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I replaced mine preemptively at 110k shortly before a full car of family over Christmas and anY vacation ie the one time something is going to break, all stores would be closed. 145k later no plans to replace it again.
My 05 was a very late in the model year build. My sense is that it was the early in model year cars that had radiator trouble.
 

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Isn’t the new radiator different and no longer allows such a failure to occur? If so it would be a waste of money. Basically unless the failure of a part will cause other things to fail (and cost thousands of dollars), I don’t believe in proactive replacement.
If the “new” radiators are still prone to mixing coolant and transmission fluid then I would proactively replace It. Otherwise just wait until it starts leaking.
 

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Isn’t the new radiator different and no longer allows such a failure to occur? If so it would be a waste of money. Basically unless the failure of a part will cause other things to fail (and cost thousands of dollars), I don’t believe in proactive replacement.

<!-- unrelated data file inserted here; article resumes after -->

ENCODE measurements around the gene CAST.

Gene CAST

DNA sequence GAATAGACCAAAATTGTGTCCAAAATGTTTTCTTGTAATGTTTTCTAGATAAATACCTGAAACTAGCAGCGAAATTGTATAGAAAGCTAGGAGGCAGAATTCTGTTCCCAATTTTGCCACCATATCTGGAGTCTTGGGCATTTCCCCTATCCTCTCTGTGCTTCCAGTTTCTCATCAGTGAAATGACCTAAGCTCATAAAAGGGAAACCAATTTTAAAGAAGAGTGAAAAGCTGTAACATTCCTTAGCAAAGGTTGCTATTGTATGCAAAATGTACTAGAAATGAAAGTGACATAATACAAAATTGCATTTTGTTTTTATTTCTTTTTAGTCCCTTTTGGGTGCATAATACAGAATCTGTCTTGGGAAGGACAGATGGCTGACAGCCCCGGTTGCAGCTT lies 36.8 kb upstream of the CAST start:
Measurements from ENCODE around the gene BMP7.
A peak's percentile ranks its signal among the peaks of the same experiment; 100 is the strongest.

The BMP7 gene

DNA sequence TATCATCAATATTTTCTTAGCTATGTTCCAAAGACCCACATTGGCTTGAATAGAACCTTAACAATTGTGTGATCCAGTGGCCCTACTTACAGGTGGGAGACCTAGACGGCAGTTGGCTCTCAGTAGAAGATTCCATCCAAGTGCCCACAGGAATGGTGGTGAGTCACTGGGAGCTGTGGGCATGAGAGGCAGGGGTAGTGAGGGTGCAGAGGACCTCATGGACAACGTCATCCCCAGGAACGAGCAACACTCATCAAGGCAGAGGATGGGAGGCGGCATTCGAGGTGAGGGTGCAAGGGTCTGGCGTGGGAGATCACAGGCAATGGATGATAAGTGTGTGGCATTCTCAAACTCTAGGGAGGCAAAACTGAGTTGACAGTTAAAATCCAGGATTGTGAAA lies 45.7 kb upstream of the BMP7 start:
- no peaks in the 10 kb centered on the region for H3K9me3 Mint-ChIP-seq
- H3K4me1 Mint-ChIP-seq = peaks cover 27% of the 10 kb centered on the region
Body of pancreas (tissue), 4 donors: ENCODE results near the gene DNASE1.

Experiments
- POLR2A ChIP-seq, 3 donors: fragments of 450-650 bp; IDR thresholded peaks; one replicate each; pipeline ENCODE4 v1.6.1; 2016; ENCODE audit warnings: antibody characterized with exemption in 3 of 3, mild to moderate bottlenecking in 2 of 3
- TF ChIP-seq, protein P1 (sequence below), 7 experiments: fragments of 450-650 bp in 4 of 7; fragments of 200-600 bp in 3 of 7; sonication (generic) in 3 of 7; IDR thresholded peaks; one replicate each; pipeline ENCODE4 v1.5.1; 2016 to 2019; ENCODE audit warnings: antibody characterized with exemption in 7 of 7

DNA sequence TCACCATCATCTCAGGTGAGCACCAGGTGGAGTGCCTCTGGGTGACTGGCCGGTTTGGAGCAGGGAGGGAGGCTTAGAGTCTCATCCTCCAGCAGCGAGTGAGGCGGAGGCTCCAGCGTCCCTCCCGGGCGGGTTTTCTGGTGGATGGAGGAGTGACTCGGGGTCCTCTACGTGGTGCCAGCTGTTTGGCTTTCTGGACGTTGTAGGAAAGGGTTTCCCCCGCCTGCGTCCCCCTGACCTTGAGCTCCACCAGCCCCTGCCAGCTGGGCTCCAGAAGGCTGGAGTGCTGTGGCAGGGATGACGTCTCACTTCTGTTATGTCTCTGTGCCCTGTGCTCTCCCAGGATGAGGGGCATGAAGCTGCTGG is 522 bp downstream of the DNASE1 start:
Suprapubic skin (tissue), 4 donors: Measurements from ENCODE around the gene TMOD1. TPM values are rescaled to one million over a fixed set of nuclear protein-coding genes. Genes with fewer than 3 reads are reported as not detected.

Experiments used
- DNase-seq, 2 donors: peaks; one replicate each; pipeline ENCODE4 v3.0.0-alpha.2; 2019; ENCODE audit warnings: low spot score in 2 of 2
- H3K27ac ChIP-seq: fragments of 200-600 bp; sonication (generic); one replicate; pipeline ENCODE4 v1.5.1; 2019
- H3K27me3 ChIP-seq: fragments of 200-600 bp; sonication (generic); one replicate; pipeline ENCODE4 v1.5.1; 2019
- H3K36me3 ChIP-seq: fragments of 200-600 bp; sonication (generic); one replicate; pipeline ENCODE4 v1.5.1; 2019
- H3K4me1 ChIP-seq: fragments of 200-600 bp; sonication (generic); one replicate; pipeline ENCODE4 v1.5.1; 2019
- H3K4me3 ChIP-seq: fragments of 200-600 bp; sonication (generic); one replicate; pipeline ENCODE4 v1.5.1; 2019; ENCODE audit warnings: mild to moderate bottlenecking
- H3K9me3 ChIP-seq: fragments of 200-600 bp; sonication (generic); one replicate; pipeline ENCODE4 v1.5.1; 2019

If the “new” radiators are still prone to mixing coolant and transmission fluid then I would proactively replace It. Otherwise just wait until it starts leaking.
Great point! How do we know what was done with a new or different radiator to correct the problems? I got LUCKY (didn’t know the issues) -ours failed less than a week after a 2k+ mile road trip at the ATF/radiator connection. Not sure if new radiator is any better than stock.